Vancouver’s “Herbie” seen in Strathcona

Vancouver’s “Herbie” seen in Strathcona

I saw this “Herbie” VW Bug in Strathcona and it made me think of a little bit from a book Asphalt Nation that was reading a little while ago. Published 22 years ago the book is sadly still relevant and worth reading. Interestingly, Vancouver would in the past 20 years implemented a lot of the recommendations for “taming” the car in cities.

1973 The Energy Crisis

A tiny bit of history from the bad days of the 1970’s. OPEC starts an oil embargo which reduces the supply of gas in North American. People lose confidence in their American fuel inefficient autos. The price of gas triples in less than a year. Driving patterns change, folks even change modes with car pooling and using public transit. Car buyers increasingly look to smaller cars from Japan and Europe.

Jane Holtz Kay notes in her book Asphalt Nation:

 “ Why did Americans have to spend a quarter of their income on automobiles, with more and going to accessories? Small imports, less expensive to drive than domestic gas-guzzlers, nibbled away at the Big Three’s sales. “Herbie”, Hollywood’s version of the adorable Volkswagen, also known as the Bug and the Beetle, and the less endearing Japanese vehicles offered low-mileage, low-frills mobility and gave Detroit stiff completion.”

In 1974 Disney comes out with another version of the movie “Herbie Rides Again”. With the American car industry, in a deep down turn, must not have been happy with free PR for Volkswagen. More importantly that move is emblematic of Americans love of the cars. Two tons of metal and toxic material is anthropomorphize into a chippy family member, romping around.



Its all about land use policy


For more than a century the automobile has become the preeminent form of transportation. The manufacturing of cars is central to our economy for jobs and also as a driver of resources for them. The use of cars is a choice for some of us and a de facto mode of travelling for many. While the impacts of the cars primacy on the environment, the landscape, our cities and our bodies are still being fully understood, the inevitability of cars in one form another are with us for a while is evident.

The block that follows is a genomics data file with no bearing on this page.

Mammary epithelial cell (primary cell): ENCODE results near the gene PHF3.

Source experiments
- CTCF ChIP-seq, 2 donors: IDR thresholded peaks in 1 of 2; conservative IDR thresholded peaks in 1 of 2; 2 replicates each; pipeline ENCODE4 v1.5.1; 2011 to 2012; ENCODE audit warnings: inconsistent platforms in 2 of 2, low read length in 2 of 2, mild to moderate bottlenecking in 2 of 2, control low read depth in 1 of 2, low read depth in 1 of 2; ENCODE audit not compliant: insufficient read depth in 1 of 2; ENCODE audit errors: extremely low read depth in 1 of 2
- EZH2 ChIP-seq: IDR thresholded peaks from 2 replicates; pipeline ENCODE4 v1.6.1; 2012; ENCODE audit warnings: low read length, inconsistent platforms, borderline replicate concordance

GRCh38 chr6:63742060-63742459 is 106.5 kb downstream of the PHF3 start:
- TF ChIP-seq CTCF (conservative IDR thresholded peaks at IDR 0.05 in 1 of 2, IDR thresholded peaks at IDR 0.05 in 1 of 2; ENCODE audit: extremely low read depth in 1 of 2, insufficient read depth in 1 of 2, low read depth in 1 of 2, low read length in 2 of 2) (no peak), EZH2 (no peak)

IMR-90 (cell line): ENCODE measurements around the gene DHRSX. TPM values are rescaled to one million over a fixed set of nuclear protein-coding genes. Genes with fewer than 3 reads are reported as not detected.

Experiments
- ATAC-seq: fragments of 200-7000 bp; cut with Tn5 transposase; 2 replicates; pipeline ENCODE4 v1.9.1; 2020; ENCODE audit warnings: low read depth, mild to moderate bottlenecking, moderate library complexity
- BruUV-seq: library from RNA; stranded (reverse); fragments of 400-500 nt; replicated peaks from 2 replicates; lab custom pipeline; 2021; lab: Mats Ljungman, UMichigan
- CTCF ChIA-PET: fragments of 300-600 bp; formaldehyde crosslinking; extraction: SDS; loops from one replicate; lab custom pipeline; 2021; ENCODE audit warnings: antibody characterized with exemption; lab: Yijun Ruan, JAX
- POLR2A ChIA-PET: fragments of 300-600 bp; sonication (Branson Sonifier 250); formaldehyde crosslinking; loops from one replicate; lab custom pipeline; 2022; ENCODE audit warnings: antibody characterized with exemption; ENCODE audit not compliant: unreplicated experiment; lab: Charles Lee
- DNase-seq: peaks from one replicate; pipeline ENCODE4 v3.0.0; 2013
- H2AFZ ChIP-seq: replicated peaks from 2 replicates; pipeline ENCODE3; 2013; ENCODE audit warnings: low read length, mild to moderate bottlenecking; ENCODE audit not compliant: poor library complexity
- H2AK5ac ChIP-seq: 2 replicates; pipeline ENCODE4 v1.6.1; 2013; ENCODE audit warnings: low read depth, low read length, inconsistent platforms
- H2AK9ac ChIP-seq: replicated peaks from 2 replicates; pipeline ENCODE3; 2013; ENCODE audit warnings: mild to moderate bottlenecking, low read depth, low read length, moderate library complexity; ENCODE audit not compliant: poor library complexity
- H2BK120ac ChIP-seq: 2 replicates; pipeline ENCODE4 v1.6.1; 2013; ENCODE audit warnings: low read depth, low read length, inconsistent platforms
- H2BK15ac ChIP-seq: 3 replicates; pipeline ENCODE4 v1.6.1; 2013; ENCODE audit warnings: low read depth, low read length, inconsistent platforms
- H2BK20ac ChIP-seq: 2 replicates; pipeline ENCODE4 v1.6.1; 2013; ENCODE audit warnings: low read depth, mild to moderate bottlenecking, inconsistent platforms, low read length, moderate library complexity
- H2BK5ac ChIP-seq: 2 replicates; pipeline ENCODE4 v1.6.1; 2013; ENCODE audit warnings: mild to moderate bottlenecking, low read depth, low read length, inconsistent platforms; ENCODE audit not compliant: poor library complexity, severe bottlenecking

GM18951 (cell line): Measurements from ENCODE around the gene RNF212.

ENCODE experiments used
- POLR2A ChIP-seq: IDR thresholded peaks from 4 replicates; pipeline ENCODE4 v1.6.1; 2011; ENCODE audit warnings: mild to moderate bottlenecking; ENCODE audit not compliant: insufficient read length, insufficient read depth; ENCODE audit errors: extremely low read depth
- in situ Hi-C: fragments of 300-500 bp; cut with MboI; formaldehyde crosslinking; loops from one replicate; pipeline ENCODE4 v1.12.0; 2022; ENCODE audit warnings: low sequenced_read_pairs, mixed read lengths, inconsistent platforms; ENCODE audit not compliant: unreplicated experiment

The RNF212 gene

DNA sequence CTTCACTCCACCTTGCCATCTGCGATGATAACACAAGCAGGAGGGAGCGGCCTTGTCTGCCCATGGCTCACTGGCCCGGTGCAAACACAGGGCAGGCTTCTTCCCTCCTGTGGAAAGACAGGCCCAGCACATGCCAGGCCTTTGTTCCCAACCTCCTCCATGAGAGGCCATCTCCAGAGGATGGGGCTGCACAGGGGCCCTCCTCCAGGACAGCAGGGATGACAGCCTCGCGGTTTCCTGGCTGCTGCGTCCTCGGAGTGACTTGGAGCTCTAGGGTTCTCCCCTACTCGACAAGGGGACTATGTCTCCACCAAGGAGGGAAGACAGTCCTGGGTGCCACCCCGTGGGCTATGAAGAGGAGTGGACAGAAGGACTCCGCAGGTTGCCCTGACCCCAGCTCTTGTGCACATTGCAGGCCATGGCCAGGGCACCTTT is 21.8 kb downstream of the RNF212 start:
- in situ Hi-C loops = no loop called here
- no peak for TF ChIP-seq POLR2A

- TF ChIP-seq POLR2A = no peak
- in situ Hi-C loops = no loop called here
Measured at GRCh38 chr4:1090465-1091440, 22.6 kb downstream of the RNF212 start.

For many reasons the use of private cars has become problematic. From pollution, climate change, personal safety, to a desire to live a more active life style, cars become a transportation choice of last resort or an easy convenience. While the automobile’s dominance has been the past, clearly it won’t always be the only transportation choice in the future. A more complete and complex transportation system needs to be developed that values a multiplicity of types from walking, riding bikes, public transportation, rail, electrical vehicles and who knows maybe even driverless cars.

And while it has taken over century to roll out the primacy of the car it will take a while to transition away from its dominance. Part of this transition process is going to be to understand the histories of the car. With this in mind I have been reading Christopher W. Wells excellent and exciting book Car Country: An Environmental History, which chronicles the rise of cars in North America.

Being anti-car on a visceral level is an easy pattern of thinking that one can fall into. But trying to understands some of the complex reasons for cars success is a necessary step in the process of repositioning it in our transportation system.

“… Car Country refashioned, on a grand scale, both the basic pattern of interaction between people and the environment and fundamental structure and composition of the nation’s ecosystems.

     Almost from the beginning, these changes inspired a legion of vociferous critics. By the time full-blown discontent with America’s car culture and its destructive environmental effect finally percolate up into national politics in the 1060s and 1970s, however, patterns of sprawling, low-density development had already become thoroughly ingrained in the American political economy. Moreover, Car Country’s critics too often focused on particular problems–factory pollution, tailpipe emissions, roadside eyes sores, suburban “boxes made of ticky tacky”, the loss of public “open space” and “pristine wilderness”-without understanding the broader, interconnected forces at work that continued to roll out new car-dependent communities year after year. Environmentalists secured new regulations that limited some of low-density sprawl’s more damaging environmental effects, but they failed to stop sprawl itself or the engines driving its expansion. The overwhelming tendency among critics, with a few important exceptions, has been to focus on cars rather than roads and on the behaviour of drivers rather than the powerful forces shaping American land-use patterns. “